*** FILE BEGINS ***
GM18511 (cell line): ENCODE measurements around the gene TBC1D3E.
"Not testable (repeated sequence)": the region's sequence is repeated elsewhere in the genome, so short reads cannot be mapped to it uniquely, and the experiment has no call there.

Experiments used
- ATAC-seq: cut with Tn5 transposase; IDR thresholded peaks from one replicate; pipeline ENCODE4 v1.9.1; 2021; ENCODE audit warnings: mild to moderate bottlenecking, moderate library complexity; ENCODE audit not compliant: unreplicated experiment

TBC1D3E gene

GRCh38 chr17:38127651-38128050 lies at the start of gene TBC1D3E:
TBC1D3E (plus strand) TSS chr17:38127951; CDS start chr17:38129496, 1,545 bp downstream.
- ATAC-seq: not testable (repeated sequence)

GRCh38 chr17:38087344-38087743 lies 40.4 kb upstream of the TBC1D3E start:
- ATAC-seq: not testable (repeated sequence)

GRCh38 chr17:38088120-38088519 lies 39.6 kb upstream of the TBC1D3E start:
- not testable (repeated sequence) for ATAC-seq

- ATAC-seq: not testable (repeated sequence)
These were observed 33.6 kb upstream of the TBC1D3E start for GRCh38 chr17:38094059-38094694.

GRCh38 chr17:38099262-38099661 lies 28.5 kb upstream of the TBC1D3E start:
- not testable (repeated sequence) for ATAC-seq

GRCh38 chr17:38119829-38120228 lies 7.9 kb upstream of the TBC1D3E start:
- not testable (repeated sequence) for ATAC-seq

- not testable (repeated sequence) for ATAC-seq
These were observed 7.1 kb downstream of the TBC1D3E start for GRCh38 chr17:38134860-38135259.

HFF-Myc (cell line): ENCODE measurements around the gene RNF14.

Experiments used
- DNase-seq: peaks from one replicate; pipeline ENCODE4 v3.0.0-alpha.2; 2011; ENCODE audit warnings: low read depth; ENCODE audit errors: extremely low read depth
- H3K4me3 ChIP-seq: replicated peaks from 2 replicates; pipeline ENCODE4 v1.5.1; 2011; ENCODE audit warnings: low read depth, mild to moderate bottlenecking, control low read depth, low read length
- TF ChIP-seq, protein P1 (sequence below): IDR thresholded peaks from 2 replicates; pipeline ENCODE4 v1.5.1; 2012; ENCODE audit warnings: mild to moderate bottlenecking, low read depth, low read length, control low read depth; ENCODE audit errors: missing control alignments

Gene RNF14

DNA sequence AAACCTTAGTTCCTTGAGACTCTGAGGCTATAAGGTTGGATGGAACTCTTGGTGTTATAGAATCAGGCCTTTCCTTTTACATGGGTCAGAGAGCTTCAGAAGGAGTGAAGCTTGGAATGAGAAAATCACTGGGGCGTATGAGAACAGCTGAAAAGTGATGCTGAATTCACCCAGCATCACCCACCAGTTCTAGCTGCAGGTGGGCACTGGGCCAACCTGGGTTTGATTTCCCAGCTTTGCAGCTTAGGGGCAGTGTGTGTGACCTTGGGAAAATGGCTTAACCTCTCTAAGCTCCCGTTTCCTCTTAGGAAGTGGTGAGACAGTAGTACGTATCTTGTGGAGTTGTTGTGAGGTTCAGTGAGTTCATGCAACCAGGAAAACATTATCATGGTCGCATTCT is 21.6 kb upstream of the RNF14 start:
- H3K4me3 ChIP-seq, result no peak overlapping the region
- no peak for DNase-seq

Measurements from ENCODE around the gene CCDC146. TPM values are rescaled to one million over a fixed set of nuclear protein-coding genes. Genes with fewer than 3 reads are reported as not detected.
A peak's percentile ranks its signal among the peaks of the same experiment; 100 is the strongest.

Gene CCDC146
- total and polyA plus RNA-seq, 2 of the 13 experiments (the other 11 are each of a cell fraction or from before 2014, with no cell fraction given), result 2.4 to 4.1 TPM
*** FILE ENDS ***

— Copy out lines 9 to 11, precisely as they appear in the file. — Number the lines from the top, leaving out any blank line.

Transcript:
GRCh38 chr17:38087344-38087743 lies 40.4 kb upstream of the TBC1D3E start:
- ATAC-seq: not testable (repeated sequence)

GRCh38 chr17:38088120-38088519 lies 39.6 kb upstream of the TBC1D3E start: